Wrong.  We have lived so long in the barn, we no longer smell the manure.

Nobody is more dangerous in a law office than a first year lawyer.

Fortunately, like injury or disease that announces itself through the blessing (?) of pain, new lawyers smell of the law school barnyard where they have played for years.  By their whiff ye shall know them.

New lawyers use words like “burden of production” and “burden of persuasion.”  They carefully explain Miranda to District Court judges because, despite being drawn largely from the criminal prosecution and public defender bars, these judges need a fresher from a newbie.  They say things like “I’d like to get into defamation law as a solo” not knowing that the successful defamation law suit is rarer practically than a valid check from a Nigerian aristocrat’s inheritance fund.  They act like the stupidest of no-wisdom clients who read a summary of one case or think about something that their cousin – an insurance broker 5 states away – said at the Christmas dinner or over the Seder and use that as a basis for making a life- or career-altering legal choice.  They don’t fear; neither do the deer staring at night into the headlights of the SUVs that kill them.

They do things like get arrogant at prosecutors who insult them, as I did in a domestic violence case in 1997.  In my arrogance and irritation at a prosecutor who was acting obnoxiously but within the normal range of prosecutorial obnoxious, I allowed my rhetoric on behalf of my client to run wild, leading a judge to conclude that I was actually claiming that the target of the alleged violence, a pregnant woman, “had it coming” (not my words.)  The judge actually continued the disposition to a new date because the judge had doubts, essentially, about the Court’s ability to be fair to my client in light of my incendiary rhetoric.   Religious liturgical Christians can go to confession but there’s no “confessional” for lawyers who commit that kind of professional “hamartia.”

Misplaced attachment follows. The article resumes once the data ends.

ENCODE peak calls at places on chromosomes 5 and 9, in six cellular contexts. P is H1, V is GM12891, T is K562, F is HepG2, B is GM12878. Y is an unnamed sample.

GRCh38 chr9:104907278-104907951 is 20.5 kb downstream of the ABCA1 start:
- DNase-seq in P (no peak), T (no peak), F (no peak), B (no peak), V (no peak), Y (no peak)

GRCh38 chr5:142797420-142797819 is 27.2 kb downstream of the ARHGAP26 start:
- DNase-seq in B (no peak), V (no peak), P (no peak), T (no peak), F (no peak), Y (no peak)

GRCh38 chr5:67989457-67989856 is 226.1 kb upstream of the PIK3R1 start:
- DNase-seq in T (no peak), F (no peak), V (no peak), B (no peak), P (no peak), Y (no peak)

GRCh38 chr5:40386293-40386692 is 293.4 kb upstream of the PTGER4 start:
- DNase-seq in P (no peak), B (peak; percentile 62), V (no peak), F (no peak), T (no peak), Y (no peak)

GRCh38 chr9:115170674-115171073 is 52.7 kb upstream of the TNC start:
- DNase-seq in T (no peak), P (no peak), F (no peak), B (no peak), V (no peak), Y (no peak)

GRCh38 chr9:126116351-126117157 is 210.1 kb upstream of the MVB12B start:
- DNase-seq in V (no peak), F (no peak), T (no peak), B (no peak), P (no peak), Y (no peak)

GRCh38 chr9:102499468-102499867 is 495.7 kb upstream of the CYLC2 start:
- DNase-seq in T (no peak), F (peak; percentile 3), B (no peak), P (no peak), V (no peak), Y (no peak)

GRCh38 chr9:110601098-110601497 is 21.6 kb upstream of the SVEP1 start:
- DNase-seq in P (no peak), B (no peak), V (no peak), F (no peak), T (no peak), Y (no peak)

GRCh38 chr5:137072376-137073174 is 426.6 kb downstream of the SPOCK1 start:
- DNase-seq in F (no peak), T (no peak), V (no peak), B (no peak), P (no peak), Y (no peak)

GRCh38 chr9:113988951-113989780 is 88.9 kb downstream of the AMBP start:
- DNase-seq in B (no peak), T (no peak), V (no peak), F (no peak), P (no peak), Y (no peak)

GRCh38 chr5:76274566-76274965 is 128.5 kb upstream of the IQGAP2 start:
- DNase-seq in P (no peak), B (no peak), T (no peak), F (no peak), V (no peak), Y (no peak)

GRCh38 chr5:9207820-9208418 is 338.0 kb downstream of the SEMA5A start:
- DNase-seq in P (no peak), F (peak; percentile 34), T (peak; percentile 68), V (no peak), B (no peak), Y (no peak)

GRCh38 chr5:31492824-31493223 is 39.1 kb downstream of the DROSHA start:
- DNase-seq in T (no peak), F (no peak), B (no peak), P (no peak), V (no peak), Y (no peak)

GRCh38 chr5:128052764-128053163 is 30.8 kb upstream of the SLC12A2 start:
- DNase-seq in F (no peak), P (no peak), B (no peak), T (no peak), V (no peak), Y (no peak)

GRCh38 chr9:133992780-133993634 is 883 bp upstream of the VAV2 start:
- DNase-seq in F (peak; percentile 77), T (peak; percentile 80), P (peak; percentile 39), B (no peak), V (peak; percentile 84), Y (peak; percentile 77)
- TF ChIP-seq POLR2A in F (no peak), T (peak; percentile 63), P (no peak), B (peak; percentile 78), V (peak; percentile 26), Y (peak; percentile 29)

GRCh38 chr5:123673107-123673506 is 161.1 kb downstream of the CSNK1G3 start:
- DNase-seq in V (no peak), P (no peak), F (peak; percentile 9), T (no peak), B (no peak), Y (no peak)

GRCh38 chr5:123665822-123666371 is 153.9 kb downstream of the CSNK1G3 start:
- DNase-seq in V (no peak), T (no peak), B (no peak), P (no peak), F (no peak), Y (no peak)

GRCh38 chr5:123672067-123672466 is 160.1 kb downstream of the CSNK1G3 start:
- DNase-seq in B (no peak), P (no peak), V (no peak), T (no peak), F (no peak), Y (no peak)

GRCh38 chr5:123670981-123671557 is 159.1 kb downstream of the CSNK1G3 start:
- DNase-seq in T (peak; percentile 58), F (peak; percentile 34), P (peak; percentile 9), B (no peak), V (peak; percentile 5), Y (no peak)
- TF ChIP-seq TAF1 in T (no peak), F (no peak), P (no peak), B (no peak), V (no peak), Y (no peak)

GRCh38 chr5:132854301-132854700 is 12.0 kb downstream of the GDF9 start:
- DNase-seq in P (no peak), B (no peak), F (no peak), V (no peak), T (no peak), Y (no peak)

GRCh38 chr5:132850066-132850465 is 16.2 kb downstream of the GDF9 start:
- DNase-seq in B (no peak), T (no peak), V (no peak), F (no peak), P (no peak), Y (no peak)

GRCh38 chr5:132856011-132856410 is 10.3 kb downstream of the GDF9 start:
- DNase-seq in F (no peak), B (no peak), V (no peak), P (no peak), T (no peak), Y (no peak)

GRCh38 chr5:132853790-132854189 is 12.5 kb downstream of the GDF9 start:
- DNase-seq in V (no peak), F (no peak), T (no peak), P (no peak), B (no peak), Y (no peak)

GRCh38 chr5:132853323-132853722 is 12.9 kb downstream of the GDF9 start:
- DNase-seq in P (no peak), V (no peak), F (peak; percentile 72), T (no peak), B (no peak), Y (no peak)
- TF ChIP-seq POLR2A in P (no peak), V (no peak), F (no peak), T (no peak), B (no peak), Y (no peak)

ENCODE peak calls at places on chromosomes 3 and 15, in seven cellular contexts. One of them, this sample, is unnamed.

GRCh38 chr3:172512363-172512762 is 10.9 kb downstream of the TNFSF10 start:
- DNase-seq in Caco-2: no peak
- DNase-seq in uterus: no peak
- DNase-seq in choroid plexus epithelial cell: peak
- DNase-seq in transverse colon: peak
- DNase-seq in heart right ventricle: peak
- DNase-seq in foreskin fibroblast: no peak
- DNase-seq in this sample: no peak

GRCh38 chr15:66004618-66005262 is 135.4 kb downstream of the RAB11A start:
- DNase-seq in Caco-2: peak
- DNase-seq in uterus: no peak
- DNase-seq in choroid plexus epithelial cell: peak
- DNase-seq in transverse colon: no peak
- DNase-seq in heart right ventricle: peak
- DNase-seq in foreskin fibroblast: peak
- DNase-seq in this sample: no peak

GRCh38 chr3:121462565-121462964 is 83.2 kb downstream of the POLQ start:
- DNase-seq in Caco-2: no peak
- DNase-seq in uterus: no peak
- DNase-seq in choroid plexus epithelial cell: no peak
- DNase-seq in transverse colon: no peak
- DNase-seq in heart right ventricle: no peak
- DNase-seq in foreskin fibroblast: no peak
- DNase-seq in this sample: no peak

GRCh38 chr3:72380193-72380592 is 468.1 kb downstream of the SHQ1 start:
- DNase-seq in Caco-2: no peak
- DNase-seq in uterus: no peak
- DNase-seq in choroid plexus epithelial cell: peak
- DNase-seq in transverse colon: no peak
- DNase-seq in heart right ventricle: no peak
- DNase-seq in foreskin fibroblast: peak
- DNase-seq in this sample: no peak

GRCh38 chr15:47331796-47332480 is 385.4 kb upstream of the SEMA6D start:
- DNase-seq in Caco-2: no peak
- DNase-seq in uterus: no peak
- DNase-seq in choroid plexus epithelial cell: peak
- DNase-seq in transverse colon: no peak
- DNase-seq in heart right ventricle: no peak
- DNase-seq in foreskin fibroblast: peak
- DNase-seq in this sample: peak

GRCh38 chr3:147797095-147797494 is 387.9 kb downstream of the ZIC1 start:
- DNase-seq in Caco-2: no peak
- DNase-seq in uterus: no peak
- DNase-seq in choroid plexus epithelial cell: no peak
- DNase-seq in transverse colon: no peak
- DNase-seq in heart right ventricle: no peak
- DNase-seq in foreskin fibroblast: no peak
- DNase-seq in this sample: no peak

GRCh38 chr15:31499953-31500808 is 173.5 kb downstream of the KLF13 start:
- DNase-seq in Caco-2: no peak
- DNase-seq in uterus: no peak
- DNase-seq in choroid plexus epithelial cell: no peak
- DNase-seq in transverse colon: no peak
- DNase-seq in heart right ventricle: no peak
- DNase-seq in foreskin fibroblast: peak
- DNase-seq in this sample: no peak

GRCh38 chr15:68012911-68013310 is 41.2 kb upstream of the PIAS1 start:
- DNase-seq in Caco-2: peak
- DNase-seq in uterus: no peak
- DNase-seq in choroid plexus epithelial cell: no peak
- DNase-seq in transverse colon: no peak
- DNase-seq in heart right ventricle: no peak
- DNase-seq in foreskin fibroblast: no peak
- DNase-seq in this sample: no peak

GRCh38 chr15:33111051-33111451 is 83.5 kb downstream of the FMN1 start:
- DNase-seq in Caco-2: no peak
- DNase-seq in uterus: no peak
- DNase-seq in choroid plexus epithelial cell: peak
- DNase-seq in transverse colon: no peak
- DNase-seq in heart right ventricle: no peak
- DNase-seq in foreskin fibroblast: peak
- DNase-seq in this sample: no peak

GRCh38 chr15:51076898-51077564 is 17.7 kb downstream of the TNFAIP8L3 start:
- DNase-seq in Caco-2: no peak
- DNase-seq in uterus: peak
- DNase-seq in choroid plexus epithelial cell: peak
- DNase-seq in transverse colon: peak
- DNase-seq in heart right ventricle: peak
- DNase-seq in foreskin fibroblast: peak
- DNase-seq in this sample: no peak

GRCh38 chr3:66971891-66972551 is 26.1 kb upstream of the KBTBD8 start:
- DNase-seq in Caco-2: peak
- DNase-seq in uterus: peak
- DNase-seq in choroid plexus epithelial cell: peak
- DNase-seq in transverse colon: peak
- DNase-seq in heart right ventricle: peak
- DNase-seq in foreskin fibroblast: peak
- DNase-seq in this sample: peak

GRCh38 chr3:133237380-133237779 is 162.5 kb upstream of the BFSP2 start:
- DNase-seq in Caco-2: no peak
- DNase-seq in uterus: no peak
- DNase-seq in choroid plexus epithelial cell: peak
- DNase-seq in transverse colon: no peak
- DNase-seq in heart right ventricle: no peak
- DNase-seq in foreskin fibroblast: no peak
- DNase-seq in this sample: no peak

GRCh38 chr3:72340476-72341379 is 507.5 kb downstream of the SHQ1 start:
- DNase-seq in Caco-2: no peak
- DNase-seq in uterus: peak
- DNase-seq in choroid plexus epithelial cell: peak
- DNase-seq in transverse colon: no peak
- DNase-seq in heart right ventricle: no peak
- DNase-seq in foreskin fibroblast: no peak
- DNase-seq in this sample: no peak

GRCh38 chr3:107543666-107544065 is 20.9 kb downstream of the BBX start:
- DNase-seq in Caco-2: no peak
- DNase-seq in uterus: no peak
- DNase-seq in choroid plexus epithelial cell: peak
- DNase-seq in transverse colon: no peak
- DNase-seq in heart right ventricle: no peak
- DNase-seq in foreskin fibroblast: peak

Part of what makes new lawyers smell is that they don’t have professional introspection.  They cannot look at themselves, even sideways, to determine when their instincts are off, when their emotional stress level is exacting a toll on their judgment and perceptual faculties.  In my own case in ’97,  it took place very soon after my and my parents’ home burned essentially to the ground.  At a minimum, I should have had the insight to say “gee, you have no home and most of your stuff is just gone; your phone just melted.  Maybe you need to step back and assess whether you are able to exercise sound professional judgment in your work in light of the severe stress and, if you have doubts, call a mentor.”  Clinical social workers and counselors sometimes use “outside counseling” – a term of art for independent review of the social worker’s own counseling work by a senior social workers/psychologist, etc.  We need it less as we grow in experience but when we are new, we figure that the definition of professionalism is never needing it, rather than getting promptly what our duties mandate that we have and get.